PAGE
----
Ray has help in this performance from some seriously risqué lyrics. This is the story – and let’s remind ourselves that we are writing here about a record that topped the charts in April 1954 – of a one-night stand.

            It was a night, Ooh what a night it was, It really was, Such a night… It was a kiss, Ooh what a kiss it was, It really was, Such a kiss…. Just the thought of her lips, Sets me afire, I reminisce and I’m filled with desire…

This is pretty saucy stuff right here. It starts out as a kiss in the moonlight, but suddenly…

            Came the dawn, And my heart and her love and the night was gone… But I’ll never forget that kiss in the moonlight, Ooh, such a kiss, Ooh, such a night!

It’s clever really. Obviously they couldn’t go writing a song with lyrics that touched on anything more than kissing, but are we really meant to believe that they just kissed all the way till sunrise? By the end, given the way Ray is ooh-ing and aah-ing, the answer is pretty obvious. Ain’t no kiss ever that good. The BBC, and various radio stations across the world, responded by banning the record. The first example, then, of a song’s infamy equalling a #1 hit? See also: Serge Gainsbourg, Frankie Goes to Hollywood, anything by Eminem…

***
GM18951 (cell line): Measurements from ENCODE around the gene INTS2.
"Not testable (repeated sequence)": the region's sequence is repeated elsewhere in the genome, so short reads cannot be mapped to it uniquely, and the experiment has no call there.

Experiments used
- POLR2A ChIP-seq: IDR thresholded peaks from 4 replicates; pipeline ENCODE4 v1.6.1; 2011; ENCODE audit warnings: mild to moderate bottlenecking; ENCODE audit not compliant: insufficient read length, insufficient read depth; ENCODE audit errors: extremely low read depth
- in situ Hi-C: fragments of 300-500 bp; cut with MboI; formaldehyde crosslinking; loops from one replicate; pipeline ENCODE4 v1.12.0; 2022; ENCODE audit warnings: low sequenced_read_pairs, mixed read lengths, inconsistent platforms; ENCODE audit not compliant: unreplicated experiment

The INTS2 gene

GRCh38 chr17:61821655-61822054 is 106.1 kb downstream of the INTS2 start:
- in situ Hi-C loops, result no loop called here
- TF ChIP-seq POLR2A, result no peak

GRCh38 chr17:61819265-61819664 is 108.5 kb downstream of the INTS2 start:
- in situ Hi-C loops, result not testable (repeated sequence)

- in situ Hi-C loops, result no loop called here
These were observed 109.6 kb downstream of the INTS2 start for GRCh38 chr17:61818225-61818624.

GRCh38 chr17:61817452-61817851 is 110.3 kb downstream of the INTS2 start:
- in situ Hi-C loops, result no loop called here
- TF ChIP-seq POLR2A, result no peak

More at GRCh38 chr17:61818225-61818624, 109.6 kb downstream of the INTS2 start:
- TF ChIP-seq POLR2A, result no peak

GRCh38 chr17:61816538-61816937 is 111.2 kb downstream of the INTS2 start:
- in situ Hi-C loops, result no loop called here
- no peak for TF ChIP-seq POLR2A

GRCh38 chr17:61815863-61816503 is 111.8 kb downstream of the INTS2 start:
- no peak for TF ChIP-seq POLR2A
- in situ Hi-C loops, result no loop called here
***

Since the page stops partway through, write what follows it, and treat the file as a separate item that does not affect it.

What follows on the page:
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But wait, it gets even better. While the song is about a woman, and all the pronouns female, Johnnie Ray was gay. Those are gay ‘oohs’ and ‘aaahs’ and ‘mmms’, sitting at the top of the UK Singles Chart. In 1954. When that sort of thing was very much illegal, and gay men were being hunted, prosecuted and made to choose between jail or chemical castration. Now, that is something.

This is rock ‘n’ roll. OK, the music here is more jazzy, swing, whatever, but I am putting it out there that this is the first rock ‘n’ roll record to ever make the top of the charts. This is rock ‘n’ roll in all but name, surely? That’s what makes this idea of the pre-rock era so difficult to figure out, why it’s so hard to label this strange era in popular music.

Johnnie Ray will go on to hit the top spot a couple more times, so I will wait until then to write more about just how amazing he was, and how it’s a crime that he doesn’t sit alongside Elvis, Chuck Berry, Little Richard, Buddy Holly et al in the pantheon of ’50s music greats (*spoiler alert* him being gay might have had a lot to do with this.) I will, though, take the chance to recommend Elvis’s own version of ‘Such a Night’, recorded several years later. Remember a few posts ago, when I said that drums rarely define a record? Well, the King’s version of this record is one of the exceptions.

But, for now, let’s end by simply being thankful that this gloriously raunchy track sneaked a week at #1, ghosting in amongst all the schmaltzy easy-listening that preceded and followed it. Ooh. Aah. Mmm. Yes!